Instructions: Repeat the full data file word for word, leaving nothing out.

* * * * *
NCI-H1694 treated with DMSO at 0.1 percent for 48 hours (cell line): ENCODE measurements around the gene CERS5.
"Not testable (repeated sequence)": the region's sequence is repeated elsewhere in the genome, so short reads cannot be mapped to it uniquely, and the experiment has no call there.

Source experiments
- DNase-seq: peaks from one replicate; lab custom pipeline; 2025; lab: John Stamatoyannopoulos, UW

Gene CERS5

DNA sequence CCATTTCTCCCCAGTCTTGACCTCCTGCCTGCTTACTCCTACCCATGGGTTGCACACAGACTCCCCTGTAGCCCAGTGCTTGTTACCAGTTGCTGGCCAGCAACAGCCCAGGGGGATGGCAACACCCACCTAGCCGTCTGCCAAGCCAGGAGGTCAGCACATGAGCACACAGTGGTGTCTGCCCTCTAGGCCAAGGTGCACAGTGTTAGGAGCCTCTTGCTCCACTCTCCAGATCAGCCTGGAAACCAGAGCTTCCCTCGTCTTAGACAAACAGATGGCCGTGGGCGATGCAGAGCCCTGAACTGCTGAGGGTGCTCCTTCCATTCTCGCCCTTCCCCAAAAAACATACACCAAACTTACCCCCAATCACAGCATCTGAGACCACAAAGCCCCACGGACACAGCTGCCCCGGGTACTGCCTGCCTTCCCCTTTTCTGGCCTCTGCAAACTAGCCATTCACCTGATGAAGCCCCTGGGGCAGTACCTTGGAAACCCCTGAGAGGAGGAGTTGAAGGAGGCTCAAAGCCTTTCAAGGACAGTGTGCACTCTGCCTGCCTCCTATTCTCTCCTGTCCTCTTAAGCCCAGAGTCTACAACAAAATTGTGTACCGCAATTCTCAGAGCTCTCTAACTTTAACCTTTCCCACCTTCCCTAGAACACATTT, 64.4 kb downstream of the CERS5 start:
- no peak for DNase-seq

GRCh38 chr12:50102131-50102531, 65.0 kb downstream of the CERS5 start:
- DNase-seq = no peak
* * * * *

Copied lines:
NCI-H1694 treated with DMSO at 0.1 percent for 48 hours (cell line): ENCODE measurements around the gene CERS5.
"Not testable (repeated sequence)": the region's sequence is repeated elsewhere in the genome, so short reads cannot be mapped to it uniquely, and the experiment has no call there.

Source experiments
- DNase-seq: peaks from one replicate; lab custom pipeline; 2025; lab: John Stamatoyannopoulos, UW

Gene CERS5

DNA sequence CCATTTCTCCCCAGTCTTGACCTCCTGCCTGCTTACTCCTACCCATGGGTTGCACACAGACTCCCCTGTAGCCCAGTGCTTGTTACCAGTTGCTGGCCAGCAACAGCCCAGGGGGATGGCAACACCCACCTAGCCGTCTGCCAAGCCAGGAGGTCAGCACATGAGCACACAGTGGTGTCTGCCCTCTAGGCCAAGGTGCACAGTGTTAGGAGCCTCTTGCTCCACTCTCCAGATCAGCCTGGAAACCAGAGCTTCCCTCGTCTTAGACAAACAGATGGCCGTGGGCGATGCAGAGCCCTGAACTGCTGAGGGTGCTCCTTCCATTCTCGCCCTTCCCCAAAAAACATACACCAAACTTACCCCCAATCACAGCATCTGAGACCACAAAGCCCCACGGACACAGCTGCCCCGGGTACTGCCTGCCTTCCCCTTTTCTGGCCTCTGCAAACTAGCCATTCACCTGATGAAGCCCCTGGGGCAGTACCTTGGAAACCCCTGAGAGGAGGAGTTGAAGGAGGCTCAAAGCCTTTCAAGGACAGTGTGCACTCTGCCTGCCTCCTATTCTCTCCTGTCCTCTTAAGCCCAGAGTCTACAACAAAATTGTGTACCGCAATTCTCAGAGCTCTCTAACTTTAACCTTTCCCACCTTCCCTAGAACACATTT, 64.4 kb downstream of the CERS5 start:
- no peak for DNase-seq

GRCh38 chr12:50102131-50102531, 65.0 kb downstream of the CERS5 start:
- DNase-seq = no peak